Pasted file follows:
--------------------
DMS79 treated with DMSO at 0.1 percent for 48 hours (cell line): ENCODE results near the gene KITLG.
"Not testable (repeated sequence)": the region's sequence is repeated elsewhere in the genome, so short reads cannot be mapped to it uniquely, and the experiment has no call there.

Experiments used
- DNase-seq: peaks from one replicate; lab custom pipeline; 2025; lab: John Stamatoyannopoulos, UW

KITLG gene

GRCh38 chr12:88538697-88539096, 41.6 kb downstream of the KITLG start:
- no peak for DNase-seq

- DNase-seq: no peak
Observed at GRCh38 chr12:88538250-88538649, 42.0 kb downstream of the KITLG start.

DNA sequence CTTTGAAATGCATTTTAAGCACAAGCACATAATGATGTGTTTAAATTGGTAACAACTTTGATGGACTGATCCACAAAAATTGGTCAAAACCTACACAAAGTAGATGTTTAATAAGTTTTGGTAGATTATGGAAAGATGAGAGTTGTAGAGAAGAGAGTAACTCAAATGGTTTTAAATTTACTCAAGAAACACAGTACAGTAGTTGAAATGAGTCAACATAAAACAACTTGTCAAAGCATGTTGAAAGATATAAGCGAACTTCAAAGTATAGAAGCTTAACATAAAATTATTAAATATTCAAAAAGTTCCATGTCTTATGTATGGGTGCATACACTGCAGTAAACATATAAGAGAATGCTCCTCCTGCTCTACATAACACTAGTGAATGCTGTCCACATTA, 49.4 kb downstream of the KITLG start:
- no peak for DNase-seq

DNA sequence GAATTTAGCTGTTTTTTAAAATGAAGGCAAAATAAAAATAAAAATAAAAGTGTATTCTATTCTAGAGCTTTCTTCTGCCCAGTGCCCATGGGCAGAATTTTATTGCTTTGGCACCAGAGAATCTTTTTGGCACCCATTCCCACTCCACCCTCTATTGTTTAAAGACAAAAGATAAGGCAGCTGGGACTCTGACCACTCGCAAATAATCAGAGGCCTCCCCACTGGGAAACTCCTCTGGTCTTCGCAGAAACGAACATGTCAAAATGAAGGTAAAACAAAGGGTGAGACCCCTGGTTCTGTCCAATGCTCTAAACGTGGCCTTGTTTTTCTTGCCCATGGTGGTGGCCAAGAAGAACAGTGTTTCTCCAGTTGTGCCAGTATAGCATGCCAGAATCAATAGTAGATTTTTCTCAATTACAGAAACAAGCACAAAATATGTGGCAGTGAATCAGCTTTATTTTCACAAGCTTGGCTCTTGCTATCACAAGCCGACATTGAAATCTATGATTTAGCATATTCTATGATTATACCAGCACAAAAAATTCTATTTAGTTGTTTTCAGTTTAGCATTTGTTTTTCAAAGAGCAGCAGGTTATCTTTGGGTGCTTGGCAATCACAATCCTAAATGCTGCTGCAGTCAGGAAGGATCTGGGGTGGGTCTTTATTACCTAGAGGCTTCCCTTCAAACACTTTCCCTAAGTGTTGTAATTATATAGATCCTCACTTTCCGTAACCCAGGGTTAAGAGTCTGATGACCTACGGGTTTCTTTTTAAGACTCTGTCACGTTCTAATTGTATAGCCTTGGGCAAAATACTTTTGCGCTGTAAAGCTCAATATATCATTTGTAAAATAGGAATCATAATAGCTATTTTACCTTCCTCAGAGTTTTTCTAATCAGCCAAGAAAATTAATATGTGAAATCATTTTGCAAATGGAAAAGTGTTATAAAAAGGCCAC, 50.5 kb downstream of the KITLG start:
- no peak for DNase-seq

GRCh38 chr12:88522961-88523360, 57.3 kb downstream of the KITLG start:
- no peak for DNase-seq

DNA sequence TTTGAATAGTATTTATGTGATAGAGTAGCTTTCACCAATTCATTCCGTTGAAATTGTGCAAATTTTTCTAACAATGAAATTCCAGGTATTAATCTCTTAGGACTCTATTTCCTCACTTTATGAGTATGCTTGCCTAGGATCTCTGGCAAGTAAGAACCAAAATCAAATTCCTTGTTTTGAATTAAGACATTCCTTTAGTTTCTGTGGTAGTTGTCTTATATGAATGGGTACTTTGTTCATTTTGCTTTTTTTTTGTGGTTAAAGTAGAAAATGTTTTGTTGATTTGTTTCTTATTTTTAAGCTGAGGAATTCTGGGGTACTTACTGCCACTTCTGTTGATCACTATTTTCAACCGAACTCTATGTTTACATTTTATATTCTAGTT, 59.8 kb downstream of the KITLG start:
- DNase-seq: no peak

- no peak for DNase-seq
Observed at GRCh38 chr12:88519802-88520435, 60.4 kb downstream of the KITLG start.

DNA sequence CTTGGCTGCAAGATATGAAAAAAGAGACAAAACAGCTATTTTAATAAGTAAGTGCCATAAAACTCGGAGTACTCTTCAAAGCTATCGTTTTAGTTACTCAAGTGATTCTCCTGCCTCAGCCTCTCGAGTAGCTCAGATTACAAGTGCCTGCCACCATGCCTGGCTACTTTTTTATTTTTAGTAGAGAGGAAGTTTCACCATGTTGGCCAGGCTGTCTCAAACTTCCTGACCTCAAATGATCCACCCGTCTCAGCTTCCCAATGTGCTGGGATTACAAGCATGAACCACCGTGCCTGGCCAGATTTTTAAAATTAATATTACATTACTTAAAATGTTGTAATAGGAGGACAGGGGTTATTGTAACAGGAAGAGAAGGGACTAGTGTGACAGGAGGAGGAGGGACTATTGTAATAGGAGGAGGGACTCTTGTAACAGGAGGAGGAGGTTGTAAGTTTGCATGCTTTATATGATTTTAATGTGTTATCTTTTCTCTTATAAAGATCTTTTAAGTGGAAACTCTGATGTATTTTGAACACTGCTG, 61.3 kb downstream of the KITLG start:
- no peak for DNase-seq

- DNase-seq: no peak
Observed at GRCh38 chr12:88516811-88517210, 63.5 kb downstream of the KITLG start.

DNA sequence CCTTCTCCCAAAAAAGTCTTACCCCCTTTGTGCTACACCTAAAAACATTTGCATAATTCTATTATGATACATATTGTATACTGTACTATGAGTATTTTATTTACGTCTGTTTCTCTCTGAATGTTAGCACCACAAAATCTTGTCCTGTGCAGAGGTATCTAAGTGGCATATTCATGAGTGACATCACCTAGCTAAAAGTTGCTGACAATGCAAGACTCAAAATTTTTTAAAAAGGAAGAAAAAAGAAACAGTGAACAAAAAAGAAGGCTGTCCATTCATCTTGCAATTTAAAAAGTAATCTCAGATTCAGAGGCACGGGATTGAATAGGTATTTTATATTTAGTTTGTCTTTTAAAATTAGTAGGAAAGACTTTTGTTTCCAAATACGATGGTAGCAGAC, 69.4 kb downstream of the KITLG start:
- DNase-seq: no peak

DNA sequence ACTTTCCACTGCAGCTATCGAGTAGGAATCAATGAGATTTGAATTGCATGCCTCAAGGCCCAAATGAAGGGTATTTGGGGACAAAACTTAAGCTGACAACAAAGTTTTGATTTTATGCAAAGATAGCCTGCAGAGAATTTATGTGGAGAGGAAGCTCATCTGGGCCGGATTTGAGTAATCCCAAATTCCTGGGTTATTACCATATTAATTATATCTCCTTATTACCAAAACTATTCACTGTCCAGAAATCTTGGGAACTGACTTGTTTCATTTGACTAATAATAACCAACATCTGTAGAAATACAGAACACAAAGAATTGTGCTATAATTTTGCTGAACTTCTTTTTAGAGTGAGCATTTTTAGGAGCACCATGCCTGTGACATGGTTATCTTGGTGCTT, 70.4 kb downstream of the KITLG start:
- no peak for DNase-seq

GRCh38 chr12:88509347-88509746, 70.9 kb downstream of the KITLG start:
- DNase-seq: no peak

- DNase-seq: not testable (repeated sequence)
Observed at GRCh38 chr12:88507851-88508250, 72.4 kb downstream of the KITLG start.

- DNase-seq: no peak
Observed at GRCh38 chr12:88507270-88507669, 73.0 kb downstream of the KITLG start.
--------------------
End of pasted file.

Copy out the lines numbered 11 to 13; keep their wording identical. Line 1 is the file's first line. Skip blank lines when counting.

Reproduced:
- no peak for DNase-seq

DNA sequence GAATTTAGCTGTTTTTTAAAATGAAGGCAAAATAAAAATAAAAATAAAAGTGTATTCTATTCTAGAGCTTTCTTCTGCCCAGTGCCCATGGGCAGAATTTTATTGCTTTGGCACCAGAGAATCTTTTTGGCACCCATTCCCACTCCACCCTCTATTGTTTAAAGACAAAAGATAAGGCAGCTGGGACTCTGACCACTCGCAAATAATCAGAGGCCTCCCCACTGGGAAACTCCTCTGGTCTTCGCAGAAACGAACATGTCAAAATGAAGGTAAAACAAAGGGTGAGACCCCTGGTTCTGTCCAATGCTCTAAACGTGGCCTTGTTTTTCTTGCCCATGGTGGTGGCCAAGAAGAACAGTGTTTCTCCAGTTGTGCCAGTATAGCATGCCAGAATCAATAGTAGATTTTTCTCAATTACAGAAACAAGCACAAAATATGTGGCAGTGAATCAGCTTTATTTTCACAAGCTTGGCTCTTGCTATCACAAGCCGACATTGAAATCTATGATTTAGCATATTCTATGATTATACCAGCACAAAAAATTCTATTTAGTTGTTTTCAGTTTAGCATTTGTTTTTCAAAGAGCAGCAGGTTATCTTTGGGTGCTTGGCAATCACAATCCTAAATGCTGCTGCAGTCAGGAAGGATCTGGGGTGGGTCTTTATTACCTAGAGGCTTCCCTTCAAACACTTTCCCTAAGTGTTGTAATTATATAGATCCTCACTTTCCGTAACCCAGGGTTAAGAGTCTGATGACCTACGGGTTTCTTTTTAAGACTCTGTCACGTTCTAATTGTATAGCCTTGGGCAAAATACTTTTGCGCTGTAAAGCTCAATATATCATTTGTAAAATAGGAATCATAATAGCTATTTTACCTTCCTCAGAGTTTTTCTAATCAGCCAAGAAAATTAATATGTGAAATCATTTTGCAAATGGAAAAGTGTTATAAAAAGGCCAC, 50.5 kb downstream of the KITLG start:
- no peak for DNase-seq